is moved rearwardly a slot is opened between its
understood reference is made to the accompany
upper forward surface and the lower rearward
ing drawings, in which Fig. 1 is a diagrammatic
surface of the primary flap.
section of a wing to which primary and secondary
The mechanism for operating the primary flap
?aps are ?tted, and in which the primary flap
and the secondary ?ap may be such, that the com
with the secondary flap held to it is ready to be
mencement of the movement moves the secondary
moved outwards simultaneously, the secondary
?ap rearwardly until it has extended its full
?ap not being extended until after the primary
travel and has opened the slot between itself and
the primary flap, and then the primary flap is
flap has completed its rearward movement; Fig. 2
picked up by the mechanism and moved rear
is the section showing the ?rst movement with
wardly so as to still further extend the double
the secondary ?ap still in contact with the pri
?ap until the forward portion of the primary
mary flap; and Fig. 3 is a similar cross section
with the secondary flap extended. Fig. 4 is a
?ap is separated from the trailing portion of the
section of a modi?ed form of wing in which the
main wing so as to leave a slot between the pri
mary flap and the wing. Both slots are formed 50 primary ?ap and secondary ?ap are shown in the
closed position, and Fig. 5 which corresponds to
so as to form a rearwardly directed channel the
Fig. 2, shows this modi?cation after the ?rst
entrance of which is in advance on the under
movement when the secondary flap is extended
side of the wing, and the exit of which is on the
upper portion, so that the ?ow of air through the
rearwardly, so as to open a slot between itself and
slots from the under side to the upper side of the - the rear under portion of the primary ?ap. Fig.
tion of the main wing, in such a manner that
when this Primary ?ap is moved rearwardly it
2,404,956
4
3
latch B5, thus anchoring the bell crank lever B1
6 shows the same mechanism in the second posi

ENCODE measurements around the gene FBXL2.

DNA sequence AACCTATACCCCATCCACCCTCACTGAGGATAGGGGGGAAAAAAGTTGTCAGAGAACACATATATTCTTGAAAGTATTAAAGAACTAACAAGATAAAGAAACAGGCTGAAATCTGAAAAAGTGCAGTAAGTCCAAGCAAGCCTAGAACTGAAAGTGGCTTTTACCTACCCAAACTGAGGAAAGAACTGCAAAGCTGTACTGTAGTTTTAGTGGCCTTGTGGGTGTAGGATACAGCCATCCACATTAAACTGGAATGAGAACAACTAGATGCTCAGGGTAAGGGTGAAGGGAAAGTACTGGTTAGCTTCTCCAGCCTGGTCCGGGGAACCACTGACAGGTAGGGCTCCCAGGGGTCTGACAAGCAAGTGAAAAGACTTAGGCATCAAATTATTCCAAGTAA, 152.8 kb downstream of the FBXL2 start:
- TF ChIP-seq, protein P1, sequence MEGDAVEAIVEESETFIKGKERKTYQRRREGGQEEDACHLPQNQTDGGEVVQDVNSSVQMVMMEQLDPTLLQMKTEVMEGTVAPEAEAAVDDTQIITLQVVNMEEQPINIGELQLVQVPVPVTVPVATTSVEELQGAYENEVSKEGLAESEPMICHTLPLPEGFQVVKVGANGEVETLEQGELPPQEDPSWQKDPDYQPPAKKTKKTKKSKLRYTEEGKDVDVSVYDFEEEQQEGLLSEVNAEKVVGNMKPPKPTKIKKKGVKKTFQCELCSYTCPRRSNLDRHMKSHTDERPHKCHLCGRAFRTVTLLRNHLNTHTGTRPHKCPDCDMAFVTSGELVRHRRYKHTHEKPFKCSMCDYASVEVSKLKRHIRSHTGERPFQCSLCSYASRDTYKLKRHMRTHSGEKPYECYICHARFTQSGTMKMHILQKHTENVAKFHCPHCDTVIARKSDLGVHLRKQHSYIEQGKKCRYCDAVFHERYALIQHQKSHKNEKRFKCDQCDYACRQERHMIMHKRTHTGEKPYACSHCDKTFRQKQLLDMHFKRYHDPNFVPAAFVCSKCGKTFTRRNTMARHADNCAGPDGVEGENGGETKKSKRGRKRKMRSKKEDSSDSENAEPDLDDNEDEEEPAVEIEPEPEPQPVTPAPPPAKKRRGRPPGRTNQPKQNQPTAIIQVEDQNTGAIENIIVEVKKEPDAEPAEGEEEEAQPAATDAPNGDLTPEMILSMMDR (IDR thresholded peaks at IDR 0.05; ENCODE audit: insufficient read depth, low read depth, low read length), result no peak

tion, in which the secondary flap remains ex
in the position shown in Figs. 1 and 2. The con
tinued rotation of the screw shaft D now ad
tended, while it is ‘carried further rearwardly and
downwardly by the extension rearwardly of the
vances the primary flap and secondary flap for
ward together being permitted to do so by the
pin B3 on the end of the link 132 travelling freely
primary flap. Fig. '7 is the section of another ar
rangement of mechanism for moving the primary
flap and secondary flap, both flaps being in the
in the slot A1 in the main wing A.
Figs. 4, 5 and 6 illustrate a slightly modi?ed
housed position. Fig. 8 is a similar view of the
construction where the screw shaft D is caused
mechanism shown in Fig. 7, but with the second
ary flap extended, and Fig. 9 is a similar view 10 ?rst to move the secondary ?ap C to an extended
position and then by picking up the primary flap
with both primary and secondary ?aps extended. .
B, and move it rearwardly to further extend the
Fig. 10 is a plan of details of mechanism for con
secondary flap 0 and to open a slot between the
trolling the flaps when moved in their required
sequence. Fig. 11 is a section taken on the line
forward upper portion of the primary flap B and
the rearward portion of the main wing A.
In this arrangement the nut D1 is pivoted in
XI-XI in Fig. 10, and Fig. 12 is a view similar
to Fig. 11 showing the parts in different positions.
Figs. 13, 14 and 15 are diagrammatic views simi
lar to Figs. 4, 5 and 6 of another operating mech
anism, and Fig. 16 is a view similar to Fig 2
of yet another operating mechanism.
Similar letters of reference apply to like parts
in all the ?gures. A is the main wing; B is the
primary flap; C is the secondary flap; D is a
screwed shaft, which is rotated by suitable means
guides l36 and is not connected to the cross bar
D2, but thrusts against it to extend the primary
flap B only after it has travelled some initial dis
tance along the screwed shaft D, which initial
movement serves to extend the secondary flap
C by way of the link C2 connecting the nut D1
to the secondary flap. During this initial move
ment, the primary flap B is locked to the main
moves the
primary flap B outwardly upon its guiding rails
not shown in the drawings. This movement car
wing A by a latch B5. An extension on the nut
D1 presses this latch aside and so frees the pri
mary flap to move rearwardly when the second
ary flap has been fully extended as shown in
Fig. 5. To prevent the primary flap B from un
controlled movement rearwardly as might other